Advent Thoughts: What Are You Waiting For?

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We are barely one week into Advent, a time of designated waiting. In the church tradition, we are waiting for the birth of Christ, the Messiah’s entrance into the world. We are told to be watchful during our wait, to prepare for His coming.

“Be watchful! Be alert!
You do not know when the time will come.
It is like a man traveling abroad.
He leaves home and places his servants in charge,
each with his own work,
and orders the gatekeeper to be on the watch.
Watch, therefore;
you do not know when the Lord of the house is coming,
whether in the evening, or at midnight,
or at cockcrow, or in the morning.
May he not come suddenly and find you sleeping.
What I say to you, I say to all: ‘Watch!'” – Mark 13:33-37

The sense of anticipation and drive to prepare is echoed in our secular traditions. Advent calendars, Christmas shopping, holiday music… all of this increase our sense of excited anticipation. Children are the clearest mirrors of this, simply bubbling over with impatience for the day. We are all waiting and preparing for big parties and family gathers. I know I’m not alone in feeling overwhelmed at the demands upon our time and budget. In our rush to please, we pack the calendar and our shopping lists. FOMO creeps in as we see others posting on social media about fun family activities, crazy Elf on the Shelf antics, and heart-warming charitable work. Yet we can hope and pray that all this frantic activity will mean we are fully prepared and can get the most out of the holiday. We are buying gifts, making lists, wrapping presents, decorating, cooking, sending cards, and generally scrambling to get it all done ahead of Christmas.

To sum it up, we are all waiting and preparing for fulfillment.

This time of year, whether you are religious or not, brings a sense of yearning to the front of our lives. Desire and anticipation. It is okay, expected, and encouraged to want for something around Christmas. Even in the Grinch-y-est of people, there is a sense of hope and possibility that the holes this imperfect world creates might be filled during Christmas. That we might get our wishes. That we might come out on the other side feeling complete. How else do we explain our love of Hallmark Christmas movies?

It’s pretty hope, with sparkly bows and angel trees. But it’s misplaced. And ultimately a dangerous lie.

As a stress-eater extraordinaire, I will never say that a bowl of popcorn or cup of hot chocolate can’t be therapeutic for your stress levels. But calories don’t fill that empty space in your soul. I know this on an intellectual level, though my stomach and will-power seem to still be in denial. While I get super excited when sweet potato casserole season arrives, that sugary pecan crust will not make me a whole person. Neither will presents, parties, wine, cookies, twinkle lights, Santa, shopping, or stockings.

Before you start thinking that I’m going to preach ‘Reason for the Season’ and beat that particular Bible over your head… that won’t work either. Even if you are putting forth all the effort in the world to create a Jesus-centered Christmas, with advent wreaths, Nativity scenes, and daily scripture readings. Let’s keep that Christian high-horse in the barn. True, you will likely receive much more personal spiritual edification that way. Anytime we genuinely come to Him for nourishment, we will be fed. But to imagine you will find complete fulfillment is denying a hard truth and setting yourself up for disappointment when the warmth of the hot chocolate and the glow of the candles die out. Our Christmas holiday does not fix our world. It cannot fix us. This world will reopen the wounds and create new holes as fast as we try to fill them. Until we go Home to Jesus or He comes to us , we are incomplete.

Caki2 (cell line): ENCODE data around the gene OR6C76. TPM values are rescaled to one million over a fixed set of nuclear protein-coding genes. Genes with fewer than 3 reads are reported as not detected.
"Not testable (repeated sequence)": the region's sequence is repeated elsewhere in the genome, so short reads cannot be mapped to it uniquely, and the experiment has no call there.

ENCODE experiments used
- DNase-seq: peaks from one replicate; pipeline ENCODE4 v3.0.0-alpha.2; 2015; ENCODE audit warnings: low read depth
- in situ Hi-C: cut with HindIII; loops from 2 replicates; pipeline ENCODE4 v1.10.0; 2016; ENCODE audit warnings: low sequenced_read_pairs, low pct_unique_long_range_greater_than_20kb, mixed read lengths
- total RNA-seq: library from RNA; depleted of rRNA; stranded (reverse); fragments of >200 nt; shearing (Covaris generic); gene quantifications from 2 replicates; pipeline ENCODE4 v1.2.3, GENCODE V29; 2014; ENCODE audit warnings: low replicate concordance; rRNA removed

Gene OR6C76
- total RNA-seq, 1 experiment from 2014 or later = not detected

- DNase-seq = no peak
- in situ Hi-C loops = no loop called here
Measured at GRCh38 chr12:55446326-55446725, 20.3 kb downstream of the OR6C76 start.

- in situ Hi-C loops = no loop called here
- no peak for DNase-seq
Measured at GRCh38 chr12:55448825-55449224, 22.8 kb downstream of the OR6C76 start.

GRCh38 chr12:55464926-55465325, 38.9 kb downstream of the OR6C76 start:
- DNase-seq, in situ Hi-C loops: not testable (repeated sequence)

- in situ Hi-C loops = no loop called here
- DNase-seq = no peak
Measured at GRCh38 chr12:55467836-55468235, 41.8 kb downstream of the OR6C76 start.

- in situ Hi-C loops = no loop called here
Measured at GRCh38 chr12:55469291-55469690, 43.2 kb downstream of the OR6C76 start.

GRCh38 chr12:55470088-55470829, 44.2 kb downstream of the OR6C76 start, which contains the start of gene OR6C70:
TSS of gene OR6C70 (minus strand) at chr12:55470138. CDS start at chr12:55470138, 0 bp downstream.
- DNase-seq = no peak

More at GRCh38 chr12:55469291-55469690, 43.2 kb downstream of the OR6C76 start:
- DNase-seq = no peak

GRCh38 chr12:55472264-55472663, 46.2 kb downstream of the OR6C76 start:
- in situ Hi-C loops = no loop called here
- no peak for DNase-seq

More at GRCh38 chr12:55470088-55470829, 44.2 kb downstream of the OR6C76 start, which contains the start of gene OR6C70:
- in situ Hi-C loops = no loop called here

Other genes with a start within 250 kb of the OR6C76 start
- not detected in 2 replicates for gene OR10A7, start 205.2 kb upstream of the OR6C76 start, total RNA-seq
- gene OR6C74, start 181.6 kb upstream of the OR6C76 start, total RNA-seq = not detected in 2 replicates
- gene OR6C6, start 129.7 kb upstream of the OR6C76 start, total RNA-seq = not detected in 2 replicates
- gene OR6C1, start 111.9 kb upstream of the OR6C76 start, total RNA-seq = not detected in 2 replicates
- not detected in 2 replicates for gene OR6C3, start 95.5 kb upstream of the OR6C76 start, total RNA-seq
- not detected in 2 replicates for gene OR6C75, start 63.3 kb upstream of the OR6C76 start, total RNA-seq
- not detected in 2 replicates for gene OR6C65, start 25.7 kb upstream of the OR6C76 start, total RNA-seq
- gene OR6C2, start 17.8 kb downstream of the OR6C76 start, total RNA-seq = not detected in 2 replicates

I’m not trying to depress anyone or dampen the Christmas spirit. We simply need to remember what we are waiting for and remind ourselves that we are still waiting for it after December 25th. The symbolic waiting and preparation of Advent culminates in our Christmas celebrations. We should certainly celebrate the birth of Christ because it is the birth of HOPE. Without Christmas, there is no hope in the future, no light in the darkness. But we wait for and celebrate a birth, a beginning. We are still waiting for the end of the story, for the true fulfillment that won’t come until He comes again.

Oh, that you would rend the heavens and come down,
with the mountains quaking before you,…
while you wrought awesome deeds we could not hope for,
such as they had not heard of from of old.
No ear has ever heard, no eye ever seen, any God but you
doing such deeds for those who wait for him. – Isaiah 63:19-64:3

I am over the Christmas rush, the stress, the expectations. Before it even began, I was over it. But I still love to play my Christmas records and decorate the tree. In the midst of it call, despite the frustration, we CAN recapture the innocent wonder and magic we felt as carefree children. We CAN remember that our traditions and activities are symbolic of a bigger picture. This season can teach us wait with watchful anticipation, and to carry that into the rest of the year. It can remind us of what we want for the world, for ourselves. Peace on Earth and goodwill towards men pair just as well with pool parties and cookouts as they do with carols and eggnog.

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